What Is Law?


A system of rules that a place or community recognizes as regulating its members’ behavior, often enforced through penalties. It includes both the commandments that a government imposes on its citizens, and the custom and policies that have been recognized by courts as laws. It also encompasses the doctrine of legality, a philosophy that explains whether a given course of action is lawful or not.

Law has a broad definition, including rules that govern business, crime, family, and even social change. A country’s law system can be influenced by its culture and history, such as a tradition of oral law, or by the nature of its economy. It can also be shaped by the way in which the state distributes its resources and by its political system.

For example, a nation that relies on a monarchy might be inclined to treat its subjects as equals and avoid oppressing minorities. This can be contrasted with a nation that has adopted a republican form of government, wherein its citizens enjoy freedoms and rights such as free speech and religious practice.

Some philosophers believe that the concept of law is inherently linked to coercion, as it involves a threat of punishment or force from a superior power. Others, such as Jeremy Bentham’s utilitarians, see the idea of law as “commandments, backed by force, from a sovereign to whom people have a habit of obedience.” Still others, like Jean-Jacques Rousseau, argue that morality should be included in the concept of law, because it is derived from an innate sense of justice and unchanging natural processes.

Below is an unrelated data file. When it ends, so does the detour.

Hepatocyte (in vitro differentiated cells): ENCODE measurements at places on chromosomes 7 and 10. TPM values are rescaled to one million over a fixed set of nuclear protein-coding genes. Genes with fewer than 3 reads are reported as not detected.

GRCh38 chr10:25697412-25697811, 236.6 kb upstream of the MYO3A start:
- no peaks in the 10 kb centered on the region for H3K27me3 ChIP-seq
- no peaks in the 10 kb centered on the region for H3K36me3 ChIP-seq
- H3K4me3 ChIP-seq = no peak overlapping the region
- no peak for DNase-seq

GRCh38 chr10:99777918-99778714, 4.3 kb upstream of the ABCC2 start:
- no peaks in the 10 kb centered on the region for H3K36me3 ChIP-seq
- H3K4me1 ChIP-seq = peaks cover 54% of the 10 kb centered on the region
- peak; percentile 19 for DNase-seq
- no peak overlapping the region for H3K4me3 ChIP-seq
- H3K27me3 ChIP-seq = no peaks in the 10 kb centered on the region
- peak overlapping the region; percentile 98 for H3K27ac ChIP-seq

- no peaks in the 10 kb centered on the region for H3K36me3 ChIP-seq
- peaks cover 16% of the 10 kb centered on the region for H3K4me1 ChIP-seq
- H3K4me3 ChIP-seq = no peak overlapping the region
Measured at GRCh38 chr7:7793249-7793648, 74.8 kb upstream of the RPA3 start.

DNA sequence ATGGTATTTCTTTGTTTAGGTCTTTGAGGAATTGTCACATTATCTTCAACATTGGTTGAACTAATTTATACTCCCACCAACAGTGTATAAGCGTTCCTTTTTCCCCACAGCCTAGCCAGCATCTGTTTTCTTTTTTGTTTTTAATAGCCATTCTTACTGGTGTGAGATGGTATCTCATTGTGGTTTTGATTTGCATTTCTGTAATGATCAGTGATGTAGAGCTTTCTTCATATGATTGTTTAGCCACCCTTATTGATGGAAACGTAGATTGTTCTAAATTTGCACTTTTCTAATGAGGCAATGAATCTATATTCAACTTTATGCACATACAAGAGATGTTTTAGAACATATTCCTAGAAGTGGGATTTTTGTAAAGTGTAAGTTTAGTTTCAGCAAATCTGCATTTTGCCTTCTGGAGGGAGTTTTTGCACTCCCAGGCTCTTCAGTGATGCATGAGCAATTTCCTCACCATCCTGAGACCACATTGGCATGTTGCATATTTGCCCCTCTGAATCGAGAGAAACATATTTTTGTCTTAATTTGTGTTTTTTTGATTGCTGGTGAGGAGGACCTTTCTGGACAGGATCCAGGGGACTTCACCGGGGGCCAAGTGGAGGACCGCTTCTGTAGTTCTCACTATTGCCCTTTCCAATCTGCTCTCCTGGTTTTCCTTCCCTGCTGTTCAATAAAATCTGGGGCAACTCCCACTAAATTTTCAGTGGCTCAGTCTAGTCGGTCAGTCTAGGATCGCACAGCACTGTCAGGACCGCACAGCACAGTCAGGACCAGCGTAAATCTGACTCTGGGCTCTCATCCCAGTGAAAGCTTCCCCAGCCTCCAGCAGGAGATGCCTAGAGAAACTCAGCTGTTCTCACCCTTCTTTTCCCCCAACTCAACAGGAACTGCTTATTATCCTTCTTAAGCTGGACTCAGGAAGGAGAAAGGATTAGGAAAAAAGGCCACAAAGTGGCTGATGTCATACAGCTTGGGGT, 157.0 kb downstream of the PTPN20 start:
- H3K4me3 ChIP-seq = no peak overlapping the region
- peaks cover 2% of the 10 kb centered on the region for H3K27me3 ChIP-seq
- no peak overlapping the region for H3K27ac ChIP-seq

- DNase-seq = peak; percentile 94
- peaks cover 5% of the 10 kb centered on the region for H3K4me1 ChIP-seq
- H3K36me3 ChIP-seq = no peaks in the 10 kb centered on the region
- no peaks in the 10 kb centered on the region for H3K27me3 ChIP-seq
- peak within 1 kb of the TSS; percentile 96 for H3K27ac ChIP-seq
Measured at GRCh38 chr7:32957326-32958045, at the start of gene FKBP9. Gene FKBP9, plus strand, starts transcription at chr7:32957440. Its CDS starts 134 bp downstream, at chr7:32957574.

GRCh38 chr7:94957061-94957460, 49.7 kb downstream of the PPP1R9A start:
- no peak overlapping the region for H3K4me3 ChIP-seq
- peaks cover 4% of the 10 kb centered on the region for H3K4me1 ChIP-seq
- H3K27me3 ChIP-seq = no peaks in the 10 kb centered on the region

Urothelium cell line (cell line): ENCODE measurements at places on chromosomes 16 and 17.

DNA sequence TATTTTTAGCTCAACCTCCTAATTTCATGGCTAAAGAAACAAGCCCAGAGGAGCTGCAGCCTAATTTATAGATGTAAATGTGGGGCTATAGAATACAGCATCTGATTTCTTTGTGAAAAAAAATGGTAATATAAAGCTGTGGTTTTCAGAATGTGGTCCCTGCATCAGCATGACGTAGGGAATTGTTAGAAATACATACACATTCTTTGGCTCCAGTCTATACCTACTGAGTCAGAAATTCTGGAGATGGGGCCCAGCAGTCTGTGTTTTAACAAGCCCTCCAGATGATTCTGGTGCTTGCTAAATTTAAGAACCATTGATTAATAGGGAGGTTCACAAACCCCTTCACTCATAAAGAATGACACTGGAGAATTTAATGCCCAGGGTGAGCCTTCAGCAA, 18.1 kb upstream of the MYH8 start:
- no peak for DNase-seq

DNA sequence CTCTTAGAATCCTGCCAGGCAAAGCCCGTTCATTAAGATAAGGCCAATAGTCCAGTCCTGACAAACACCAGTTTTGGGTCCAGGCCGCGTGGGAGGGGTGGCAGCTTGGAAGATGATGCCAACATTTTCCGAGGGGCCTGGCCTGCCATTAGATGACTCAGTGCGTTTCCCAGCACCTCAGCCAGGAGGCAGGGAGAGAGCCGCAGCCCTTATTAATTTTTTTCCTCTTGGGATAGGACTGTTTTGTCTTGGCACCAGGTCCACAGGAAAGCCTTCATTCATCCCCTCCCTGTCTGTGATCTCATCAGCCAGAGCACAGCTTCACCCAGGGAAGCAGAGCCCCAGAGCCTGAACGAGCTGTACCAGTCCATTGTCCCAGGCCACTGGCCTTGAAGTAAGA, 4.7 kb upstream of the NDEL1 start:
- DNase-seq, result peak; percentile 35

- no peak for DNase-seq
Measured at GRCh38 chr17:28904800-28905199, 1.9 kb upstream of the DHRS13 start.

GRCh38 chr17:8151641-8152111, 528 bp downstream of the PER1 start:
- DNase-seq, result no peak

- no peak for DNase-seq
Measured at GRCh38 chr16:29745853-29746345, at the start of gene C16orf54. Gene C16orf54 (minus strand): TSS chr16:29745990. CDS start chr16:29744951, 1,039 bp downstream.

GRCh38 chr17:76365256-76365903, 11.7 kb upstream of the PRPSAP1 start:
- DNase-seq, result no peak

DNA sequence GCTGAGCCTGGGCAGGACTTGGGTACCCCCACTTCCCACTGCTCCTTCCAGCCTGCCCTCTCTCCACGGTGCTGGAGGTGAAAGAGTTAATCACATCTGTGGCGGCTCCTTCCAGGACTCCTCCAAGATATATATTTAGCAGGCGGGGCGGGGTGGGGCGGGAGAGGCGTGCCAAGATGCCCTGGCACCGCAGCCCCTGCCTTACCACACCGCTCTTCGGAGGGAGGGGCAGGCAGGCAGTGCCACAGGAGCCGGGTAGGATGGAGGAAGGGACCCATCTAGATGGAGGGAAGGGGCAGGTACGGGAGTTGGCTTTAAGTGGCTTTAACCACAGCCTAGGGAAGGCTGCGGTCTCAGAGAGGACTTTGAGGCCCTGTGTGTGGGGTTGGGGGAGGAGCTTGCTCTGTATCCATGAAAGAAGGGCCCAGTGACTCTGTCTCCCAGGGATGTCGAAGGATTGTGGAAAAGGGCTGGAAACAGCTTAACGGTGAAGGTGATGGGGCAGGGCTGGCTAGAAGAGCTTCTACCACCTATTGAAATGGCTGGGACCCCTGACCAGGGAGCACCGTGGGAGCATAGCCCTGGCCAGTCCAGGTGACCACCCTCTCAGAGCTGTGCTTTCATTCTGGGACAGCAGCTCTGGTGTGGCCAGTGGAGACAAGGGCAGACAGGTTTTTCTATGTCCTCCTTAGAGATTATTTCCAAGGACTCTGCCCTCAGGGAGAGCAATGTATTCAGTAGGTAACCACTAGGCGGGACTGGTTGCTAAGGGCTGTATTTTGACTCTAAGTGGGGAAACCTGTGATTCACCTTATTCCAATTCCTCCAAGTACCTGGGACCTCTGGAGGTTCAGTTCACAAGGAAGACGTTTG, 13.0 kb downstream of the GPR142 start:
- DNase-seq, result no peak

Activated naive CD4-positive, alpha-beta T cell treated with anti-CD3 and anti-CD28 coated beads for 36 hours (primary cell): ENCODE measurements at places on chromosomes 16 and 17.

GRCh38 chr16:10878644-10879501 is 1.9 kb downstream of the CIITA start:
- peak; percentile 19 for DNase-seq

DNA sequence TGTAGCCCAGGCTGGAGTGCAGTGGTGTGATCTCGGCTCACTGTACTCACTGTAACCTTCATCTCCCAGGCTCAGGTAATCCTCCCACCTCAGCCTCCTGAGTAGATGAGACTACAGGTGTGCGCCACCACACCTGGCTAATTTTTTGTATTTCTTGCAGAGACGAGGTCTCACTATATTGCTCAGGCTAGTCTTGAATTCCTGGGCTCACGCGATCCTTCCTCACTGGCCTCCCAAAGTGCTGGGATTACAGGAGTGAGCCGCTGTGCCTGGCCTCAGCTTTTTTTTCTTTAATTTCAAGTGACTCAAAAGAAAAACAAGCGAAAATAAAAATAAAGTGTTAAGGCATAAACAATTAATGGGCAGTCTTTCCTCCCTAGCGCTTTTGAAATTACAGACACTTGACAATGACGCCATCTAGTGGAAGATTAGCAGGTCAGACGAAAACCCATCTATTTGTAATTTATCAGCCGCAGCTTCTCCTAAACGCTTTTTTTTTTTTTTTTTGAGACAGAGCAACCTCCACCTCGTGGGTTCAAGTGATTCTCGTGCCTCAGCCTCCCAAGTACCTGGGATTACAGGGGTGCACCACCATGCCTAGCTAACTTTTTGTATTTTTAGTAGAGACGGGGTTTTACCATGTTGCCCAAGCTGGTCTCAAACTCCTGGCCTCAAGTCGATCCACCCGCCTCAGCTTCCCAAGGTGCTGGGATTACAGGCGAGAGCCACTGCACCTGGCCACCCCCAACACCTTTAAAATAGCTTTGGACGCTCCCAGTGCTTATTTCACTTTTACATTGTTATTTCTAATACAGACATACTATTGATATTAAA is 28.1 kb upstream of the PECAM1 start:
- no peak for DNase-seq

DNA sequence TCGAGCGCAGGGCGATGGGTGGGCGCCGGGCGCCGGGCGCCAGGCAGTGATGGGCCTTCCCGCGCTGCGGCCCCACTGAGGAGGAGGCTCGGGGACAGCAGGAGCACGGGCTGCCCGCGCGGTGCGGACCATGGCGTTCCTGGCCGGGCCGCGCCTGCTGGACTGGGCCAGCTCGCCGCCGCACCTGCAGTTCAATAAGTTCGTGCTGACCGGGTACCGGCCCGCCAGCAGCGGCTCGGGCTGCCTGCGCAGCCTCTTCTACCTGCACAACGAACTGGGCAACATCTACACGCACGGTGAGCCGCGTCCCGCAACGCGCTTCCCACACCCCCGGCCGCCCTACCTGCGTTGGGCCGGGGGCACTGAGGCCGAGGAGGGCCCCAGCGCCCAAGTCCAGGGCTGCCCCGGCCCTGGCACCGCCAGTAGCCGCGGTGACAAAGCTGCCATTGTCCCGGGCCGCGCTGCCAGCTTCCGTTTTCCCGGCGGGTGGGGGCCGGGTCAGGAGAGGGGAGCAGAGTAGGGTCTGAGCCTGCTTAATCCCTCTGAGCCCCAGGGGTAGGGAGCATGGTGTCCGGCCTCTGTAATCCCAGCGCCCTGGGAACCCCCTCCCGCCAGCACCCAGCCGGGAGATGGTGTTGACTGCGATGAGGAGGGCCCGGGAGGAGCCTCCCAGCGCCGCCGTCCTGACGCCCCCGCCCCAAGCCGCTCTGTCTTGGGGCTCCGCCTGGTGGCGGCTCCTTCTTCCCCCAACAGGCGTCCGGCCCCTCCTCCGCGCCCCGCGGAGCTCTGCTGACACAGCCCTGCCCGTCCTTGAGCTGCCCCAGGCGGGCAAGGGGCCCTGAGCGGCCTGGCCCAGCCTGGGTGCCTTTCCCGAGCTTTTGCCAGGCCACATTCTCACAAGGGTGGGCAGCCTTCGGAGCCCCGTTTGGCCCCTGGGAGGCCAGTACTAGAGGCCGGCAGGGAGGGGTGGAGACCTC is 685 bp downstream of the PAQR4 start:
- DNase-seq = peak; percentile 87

The term law can also refer to a specific area of the law, such as labour law, which deals with the tripartite industrial relationship between employer, worker, and trade union. It covers matters such as workplace safety, wage disputes, and the right to strike.

Other branches of law include commercial law, which covers business transactions and contracts; constitutional law, which relates to the important rights of the people and their relationship with the government; and criminal law, which includes things such as homicide and robbery. Finally, the field of medical jurisprudence is concerned with a country’s medical laws and regulations.

Oxford Reference offers more than 34,000 concise definitions and in-depth, specialist encyclopedic entries across this vast area of study. Whether you are looking for an entry on criminal law, taxation, or the major debates in legal theory, this dictionary is the perfect tool to help you understand the law and its importance to our lives.